Notes, example. This code gets a reference to the QueryString collection. In high-performance code, you want to avoid excessive property lookups. Next we use the HasKeys() method on QueryString.

Tip: This is useful for telling whether there are any query string keys available on the URL.

Next: We do two lookups on the NameValueCollection to get the first key and the first value.

Caution: Because we only access the first key and value, this code doesn't work for more than one key value pair.

NameValueCollection: The QueryString is simply an instance of NameValueCollection. So we should understand NameValueCollection in general.

NameValueCollection

Benchmark. Here I benchmarked the query string code examples. The benchmark simply reads the first query string key-value pair from the URL. My requirement was to accept only the first query string on a page.
Example that uses HasKeys, Method A: C# using System; using System.Web; using System.Web.UI; using System.Collections.Specialized; public partial class _Default : Page { protected void Page_Load(object sender, EventArgs e) { HttpRequest q = Request; NameValueCollection n = q.QueryString; if (n.HasKeys()) { string k = n.GetKey(0); if (k == "one") { string v = n.Get(0); } if (k == "two") { string v = n.Get(0); } } } } Example that uses QueryString syntax, Method B: C# using System; using System.Web; using System.Web.UI; using System.Collections.Specialized; public partial class _Default : Page { protected void Page_Load(object sender, EventArgs e) { HttpRequest q = Request; string v = q.QueryString["one"]; if (v != null) { } v = q.QueryString["two"]; if (v != null) { } } }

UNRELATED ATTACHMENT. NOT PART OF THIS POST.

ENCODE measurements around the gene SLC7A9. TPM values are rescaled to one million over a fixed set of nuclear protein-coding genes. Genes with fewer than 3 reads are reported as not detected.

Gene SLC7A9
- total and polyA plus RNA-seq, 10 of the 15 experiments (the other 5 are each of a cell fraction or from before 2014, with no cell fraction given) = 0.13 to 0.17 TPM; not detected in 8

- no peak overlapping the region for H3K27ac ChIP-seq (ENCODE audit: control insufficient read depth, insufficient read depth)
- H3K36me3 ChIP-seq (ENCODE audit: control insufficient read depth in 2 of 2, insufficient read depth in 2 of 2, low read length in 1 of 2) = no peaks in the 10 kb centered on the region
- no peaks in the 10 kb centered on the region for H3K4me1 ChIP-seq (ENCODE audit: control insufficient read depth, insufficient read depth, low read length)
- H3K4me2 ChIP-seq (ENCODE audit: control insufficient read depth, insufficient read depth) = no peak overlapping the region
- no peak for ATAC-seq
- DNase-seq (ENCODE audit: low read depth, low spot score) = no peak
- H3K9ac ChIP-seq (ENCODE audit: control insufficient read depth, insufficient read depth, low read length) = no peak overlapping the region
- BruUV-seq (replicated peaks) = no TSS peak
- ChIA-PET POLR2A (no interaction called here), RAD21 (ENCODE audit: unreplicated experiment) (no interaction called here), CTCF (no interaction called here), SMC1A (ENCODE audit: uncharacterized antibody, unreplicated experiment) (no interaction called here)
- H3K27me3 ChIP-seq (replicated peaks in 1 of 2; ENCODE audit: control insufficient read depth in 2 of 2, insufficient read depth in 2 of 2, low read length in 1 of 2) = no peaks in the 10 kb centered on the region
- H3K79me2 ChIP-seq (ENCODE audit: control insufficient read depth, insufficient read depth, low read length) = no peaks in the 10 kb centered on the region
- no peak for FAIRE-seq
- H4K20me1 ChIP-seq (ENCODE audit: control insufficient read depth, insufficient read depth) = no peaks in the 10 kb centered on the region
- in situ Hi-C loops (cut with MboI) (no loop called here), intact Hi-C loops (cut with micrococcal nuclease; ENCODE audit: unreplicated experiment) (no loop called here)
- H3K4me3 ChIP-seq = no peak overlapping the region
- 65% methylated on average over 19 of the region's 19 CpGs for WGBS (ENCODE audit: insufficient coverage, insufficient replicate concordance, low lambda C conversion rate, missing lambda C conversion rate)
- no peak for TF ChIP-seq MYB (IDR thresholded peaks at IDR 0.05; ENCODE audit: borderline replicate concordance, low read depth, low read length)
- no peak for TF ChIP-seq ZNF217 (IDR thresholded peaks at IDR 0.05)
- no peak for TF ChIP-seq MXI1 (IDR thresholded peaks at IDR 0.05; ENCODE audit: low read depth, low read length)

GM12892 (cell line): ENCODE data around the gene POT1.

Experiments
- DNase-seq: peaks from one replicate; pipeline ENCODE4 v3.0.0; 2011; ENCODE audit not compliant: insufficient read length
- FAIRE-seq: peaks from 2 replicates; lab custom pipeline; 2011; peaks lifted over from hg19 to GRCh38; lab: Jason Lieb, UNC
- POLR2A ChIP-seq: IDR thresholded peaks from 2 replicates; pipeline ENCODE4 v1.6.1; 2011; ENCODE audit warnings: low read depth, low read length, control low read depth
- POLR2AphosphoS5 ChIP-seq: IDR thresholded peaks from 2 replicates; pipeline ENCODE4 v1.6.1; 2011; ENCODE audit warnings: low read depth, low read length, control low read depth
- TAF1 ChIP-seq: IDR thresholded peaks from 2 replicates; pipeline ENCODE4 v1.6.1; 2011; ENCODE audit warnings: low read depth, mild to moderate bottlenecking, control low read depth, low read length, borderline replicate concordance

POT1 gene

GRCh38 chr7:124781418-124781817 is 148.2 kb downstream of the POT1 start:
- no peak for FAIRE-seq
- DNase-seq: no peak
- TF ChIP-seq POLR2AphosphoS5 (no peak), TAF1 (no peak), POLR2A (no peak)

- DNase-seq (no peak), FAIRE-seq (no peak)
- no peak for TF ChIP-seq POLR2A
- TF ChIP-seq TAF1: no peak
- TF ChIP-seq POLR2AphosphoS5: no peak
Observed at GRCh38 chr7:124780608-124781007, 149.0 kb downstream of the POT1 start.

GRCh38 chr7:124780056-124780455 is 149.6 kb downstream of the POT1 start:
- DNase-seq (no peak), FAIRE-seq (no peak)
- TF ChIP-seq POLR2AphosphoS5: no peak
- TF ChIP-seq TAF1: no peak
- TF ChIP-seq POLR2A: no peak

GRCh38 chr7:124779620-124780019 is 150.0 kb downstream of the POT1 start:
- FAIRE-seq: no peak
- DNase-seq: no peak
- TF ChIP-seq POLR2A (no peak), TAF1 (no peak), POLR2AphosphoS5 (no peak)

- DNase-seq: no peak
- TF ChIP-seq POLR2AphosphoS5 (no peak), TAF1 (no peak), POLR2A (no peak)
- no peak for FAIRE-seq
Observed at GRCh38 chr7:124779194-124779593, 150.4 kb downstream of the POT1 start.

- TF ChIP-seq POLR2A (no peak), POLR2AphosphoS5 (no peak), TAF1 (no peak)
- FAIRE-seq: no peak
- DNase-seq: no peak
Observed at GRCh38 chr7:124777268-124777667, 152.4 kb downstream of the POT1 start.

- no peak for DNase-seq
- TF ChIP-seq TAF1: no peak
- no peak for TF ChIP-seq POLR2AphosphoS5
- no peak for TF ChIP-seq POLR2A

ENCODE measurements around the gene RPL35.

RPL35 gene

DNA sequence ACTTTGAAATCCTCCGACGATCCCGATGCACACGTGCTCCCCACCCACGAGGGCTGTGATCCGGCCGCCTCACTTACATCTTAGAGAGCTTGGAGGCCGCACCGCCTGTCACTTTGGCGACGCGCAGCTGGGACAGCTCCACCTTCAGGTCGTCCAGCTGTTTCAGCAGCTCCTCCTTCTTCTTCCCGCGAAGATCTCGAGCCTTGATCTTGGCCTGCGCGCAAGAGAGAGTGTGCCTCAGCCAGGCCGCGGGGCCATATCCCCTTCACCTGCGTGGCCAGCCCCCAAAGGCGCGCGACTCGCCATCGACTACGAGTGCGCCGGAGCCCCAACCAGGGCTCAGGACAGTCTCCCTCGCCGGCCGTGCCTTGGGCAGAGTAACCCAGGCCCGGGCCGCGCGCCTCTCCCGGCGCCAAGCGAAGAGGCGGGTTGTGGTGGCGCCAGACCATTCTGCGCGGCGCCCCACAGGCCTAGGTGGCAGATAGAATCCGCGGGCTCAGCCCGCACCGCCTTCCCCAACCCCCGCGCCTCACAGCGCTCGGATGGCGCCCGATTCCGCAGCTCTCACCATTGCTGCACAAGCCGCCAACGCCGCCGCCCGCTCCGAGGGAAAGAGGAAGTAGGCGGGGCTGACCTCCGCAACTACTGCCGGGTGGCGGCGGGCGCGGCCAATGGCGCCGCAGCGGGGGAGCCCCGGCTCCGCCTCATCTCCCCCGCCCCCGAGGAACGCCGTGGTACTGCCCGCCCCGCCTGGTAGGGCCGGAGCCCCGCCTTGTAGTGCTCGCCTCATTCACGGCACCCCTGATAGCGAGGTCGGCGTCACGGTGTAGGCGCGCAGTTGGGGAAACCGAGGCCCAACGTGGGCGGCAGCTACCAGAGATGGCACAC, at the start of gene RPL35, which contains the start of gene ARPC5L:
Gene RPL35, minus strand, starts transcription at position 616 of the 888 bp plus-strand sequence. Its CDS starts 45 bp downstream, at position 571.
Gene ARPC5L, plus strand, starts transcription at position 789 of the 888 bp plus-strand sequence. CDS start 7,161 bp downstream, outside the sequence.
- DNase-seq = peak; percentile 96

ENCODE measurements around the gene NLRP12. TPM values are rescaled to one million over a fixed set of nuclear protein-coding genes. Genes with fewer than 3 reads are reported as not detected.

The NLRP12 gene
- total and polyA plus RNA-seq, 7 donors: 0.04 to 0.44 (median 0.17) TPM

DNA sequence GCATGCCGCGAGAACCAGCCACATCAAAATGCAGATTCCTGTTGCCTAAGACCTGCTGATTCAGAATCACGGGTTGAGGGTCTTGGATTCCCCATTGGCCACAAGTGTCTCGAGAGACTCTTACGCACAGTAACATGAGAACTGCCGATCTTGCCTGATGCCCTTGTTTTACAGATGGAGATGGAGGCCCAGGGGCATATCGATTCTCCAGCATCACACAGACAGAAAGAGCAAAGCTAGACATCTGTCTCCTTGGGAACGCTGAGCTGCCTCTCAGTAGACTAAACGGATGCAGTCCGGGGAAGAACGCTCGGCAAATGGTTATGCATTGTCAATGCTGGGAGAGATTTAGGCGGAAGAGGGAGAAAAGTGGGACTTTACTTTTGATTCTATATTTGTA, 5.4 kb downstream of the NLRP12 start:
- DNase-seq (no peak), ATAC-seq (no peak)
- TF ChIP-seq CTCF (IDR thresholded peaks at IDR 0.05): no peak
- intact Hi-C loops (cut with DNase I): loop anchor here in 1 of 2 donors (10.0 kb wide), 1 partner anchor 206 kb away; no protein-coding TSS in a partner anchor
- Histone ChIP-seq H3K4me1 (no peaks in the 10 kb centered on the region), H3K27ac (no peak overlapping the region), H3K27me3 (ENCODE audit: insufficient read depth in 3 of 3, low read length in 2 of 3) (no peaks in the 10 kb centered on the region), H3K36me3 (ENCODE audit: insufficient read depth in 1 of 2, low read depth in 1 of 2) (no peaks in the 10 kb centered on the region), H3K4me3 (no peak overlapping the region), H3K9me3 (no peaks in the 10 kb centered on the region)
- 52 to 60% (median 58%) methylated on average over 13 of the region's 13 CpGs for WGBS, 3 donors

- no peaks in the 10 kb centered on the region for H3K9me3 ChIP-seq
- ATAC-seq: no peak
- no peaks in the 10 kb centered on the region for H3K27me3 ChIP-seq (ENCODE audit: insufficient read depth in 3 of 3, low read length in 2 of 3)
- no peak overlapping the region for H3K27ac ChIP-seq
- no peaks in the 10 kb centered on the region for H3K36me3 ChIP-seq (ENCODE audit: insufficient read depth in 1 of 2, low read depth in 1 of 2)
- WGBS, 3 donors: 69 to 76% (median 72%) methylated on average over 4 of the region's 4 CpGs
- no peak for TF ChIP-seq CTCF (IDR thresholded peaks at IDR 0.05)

We find that when you only need to access the first query string key-value pair, using HasKeys, Get and GetKey is much faster than the QueryString["string"] approach. Here are the results in more detail.
No query string Method A: 0.08 s Method B: 1.75 s Matching query string Method A: 0.45 s Method B: 2.80 s No matching query string Method A: 0.46 s Method B: 1.73 s

Lazy. QueryString is not filled in a lazy way. By the time your HttpRequest is being used, QueryString has already been initialized with all the query key-value pairs. I looked at the locals in the Visual Studio debugger to find this.

Therefore, the analysis in this article is correct. And the faster method shown is considerably faster than the naive approach. This could help improve performance of many websites.Debugging

Note: When you use QueryString in Global.asax or another hot path in your code, it pays to optimize the logic.

And: When your website runs the code several times each second, you need it to be as fast as possible.

Here, we saw examples of Request.QueryString. We used the same code pattern that most ASP.NET tutorials use. But we also noted how to use other methods on QueryString to gain a substantial performance increase.

Tip: The internal operation of these objects, such as QueryString, is worth investigating.